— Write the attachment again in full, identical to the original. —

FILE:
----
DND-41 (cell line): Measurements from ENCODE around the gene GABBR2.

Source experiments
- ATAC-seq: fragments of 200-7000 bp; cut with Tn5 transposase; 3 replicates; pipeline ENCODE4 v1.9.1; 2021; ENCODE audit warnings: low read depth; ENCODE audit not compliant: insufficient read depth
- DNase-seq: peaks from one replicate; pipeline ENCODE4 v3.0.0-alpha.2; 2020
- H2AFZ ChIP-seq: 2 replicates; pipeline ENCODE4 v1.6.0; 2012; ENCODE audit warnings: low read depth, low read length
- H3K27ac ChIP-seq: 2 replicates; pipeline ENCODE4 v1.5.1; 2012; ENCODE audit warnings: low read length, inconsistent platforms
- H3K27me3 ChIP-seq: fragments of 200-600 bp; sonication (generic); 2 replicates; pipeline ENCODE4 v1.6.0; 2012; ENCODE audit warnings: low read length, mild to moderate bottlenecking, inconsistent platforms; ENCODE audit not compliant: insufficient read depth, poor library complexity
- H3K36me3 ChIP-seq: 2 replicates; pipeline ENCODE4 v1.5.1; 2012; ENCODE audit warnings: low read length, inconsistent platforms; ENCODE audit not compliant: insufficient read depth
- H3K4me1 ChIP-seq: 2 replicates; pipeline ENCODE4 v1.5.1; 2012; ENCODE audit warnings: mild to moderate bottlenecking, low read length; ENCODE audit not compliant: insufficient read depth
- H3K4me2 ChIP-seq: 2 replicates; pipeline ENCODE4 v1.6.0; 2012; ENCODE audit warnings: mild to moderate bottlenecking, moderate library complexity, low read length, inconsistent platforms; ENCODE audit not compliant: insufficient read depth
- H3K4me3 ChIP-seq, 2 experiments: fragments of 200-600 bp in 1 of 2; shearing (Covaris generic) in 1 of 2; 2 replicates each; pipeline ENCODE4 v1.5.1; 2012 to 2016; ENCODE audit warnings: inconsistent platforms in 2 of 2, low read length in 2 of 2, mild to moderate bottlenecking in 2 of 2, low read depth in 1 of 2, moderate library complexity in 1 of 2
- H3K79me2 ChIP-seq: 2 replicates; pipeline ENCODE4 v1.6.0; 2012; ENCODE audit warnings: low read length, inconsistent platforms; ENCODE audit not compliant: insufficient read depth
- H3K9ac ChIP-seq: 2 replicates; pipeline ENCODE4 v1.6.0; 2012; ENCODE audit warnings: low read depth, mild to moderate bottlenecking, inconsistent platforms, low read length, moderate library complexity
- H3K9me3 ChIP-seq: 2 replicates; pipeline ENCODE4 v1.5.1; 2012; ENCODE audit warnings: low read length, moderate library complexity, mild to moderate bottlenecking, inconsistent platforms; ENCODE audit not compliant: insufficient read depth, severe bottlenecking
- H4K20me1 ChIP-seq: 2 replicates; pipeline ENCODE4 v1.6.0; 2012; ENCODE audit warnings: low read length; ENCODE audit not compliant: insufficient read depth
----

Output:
DND-41 (cell line): Measurements from ENCODE around the gene GABBR2.

Source experiments
- ATAC-seq: fragments of 200-7000 bp; cut with Tn5 transposase; 3 replicates; pipeline ENCODE4 v1.9.1; 2021; ENCODE audit warnings: low read depth; ENCODE audit not compliant: insufficient read depth
- DNase-seq: peaks from one replicate; pipeline ENCODE4 v3.0.0-alpha.2; 2020
- H2AFZ ChIP-seq: 2 replicates; pipeline ENCODE4 v1.6.0; 2012; ENCODE audit warnings: low read depth, low read length
- H3K27ac ChIP-seq: 2 replicates; pipeline ENCODE4 v1.5.1; 2012; ENCODE audit warnings: low read length, inconsistent platforms
- H3K27me3 ChIP-seq: fragments of 200-600 bp; sonication (generic); 2 replicates; pipeline ENCODE4 v1.6.0; 2012; ENCODE audit warnings: low read length, mild to moderate bottlenecking, inconsistent platforms; ENCODE audit not compliant: insufficient read depth, poor library complexity
- H3K36me3 ChIP-seq: 2 replicates; pipeline ENCODE4 v1.5.1; 2012; ENCODE audit warnings: low read length, inconsistent platforms; ENCODE audit not compliant: insufficient read depth
- H3K4me1 ChIP-seq: 2 replicates; pipeline ENCODE4 v1.5.1; 2012; ENCODE audit warnings: mild to moderate bottlenecking, low read length; ENCODE audit not compliant: insufficient read depth
- H3K4me2 ChIP-seq: 2 replicates; pipeline ENCODE4 v1.6.0; 2012; ENCODE audit warnings: mild to moderate bottlenecking, moderate library complexity, low read length, inconsistent platforms; ENCODE audit not compliant: insufficient read depth
- H3K4me3 ChIP-seq, 2 experiments: fragments of 200-600 bp in 1 of 2; shearing (Covaris generic) in 1 of 2; 2 replicates each; pipeline ENCODE4 v1.5.1; 2012 to 2016; ENCODE audit warnings: inconsistent platforms in 2 of 2, low read length in 2 of 2, mild to moderate bottlenecking in 2 of 2, low read depth in 1 of 2, moderate library complexity in 1 of 2
- H3K79me2 ChIP-seq: 2 replicates; pipeline ENCODE4 v1.6.0; 2012; ENCODE audit warnings: low read length, inconsistent platforms; ENCODE audit not compliant: insufficient read depth
- H3K9ac ChIP-seq: 2 replicates; pipeline ENCODE4 v1.6.0; 2012; ENCODE audit warnings: low read depth, mild to moderate bottlenecking, inconsistent platforms, low read length, moderate library complexity
- H3K9me3 ChIP-seq: 2 replicates; pipeline ENCODE4 v1.5.1; 2012; ENCODE audit warnings: low read length, moderate library complexity, mild to moderate bottlenecking, inconsistent platforms; ENCODE audit not compliant: insufficient read depth, severe bottlenecking
- H4K20me1 ChIP-seq: 2 replicates; pipeline ENCODE4 v1.6.0; 2012; ENCODE audit warnings: low read length; ENCODE audit not compliant: insufficient read depth